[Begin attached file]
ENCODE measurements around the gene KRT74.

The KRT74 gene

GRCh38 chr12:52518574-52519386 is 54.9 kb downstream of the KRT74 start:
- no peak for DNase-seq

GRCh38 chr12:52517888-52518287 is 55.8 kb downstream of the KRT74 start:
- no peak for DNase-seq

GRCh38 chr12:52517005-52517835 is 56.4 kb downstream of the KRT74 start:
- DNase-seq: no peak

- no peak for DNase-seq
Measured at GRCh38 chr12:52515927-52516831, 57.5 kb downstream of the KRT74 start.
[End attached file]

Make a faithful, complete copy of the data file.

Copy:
ENCODE measurements around the gene KRT74.

The KRT74 gene

GRCh38 chr12:52518574-52519386 is 54.9 kb downstream of the KRT74 start:
- no peak for DNase-seq

GRCh38 chr12:52517888-52518287 is 55.8 kb downstream of the KRT74 start:
- no peak for DNase-seq

GRCh38 chr12:52517005-52517835 is 56.4 kb downstream of the KRT74 start:
- DNase-seq: no peak

- no peak for DNase-seq
Measured at GRCh38 chr12:52515927-52516831, 57.5 kb downstream of the KRT74 start.